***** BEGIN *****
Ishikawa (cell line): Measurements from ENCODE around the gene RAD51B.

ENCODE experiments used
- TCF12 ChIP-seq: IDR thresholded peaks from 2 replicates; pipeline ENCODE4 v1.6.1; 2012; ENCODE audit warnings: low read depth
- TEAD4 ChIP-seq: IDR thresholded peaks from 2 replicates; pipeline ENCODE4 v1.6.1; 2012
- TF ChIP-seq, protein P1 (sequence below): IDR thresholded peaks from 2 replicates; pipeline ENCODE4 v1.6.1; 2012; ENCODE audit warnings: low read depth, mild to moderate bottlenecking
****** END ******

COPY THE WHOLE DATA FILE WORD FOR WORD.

Ishikawa (cell line): Measurements from ENCODE around the gene RAD51B.

ENCODE experiments used
- TCF12 ChIP-seq: IDR thresholded peaks from 2 replicates; pipeline ENCODE4 v1.6.1; 2012; ENCODE audit warnings: low read depth
- TEAD4 ChIP-seq: IDR thresholded peaks from 2 replicates; pipeline ENCODE4 v1.6.1; 2012
- TF ChIP-seq, protein P1 (sequence below): IDR thresholded peaks from 2 replicates; pipeline ENCODE4 v1.6.1; 2012; ENCODE audit warnings: low read depth, mild to moderate bottlenecking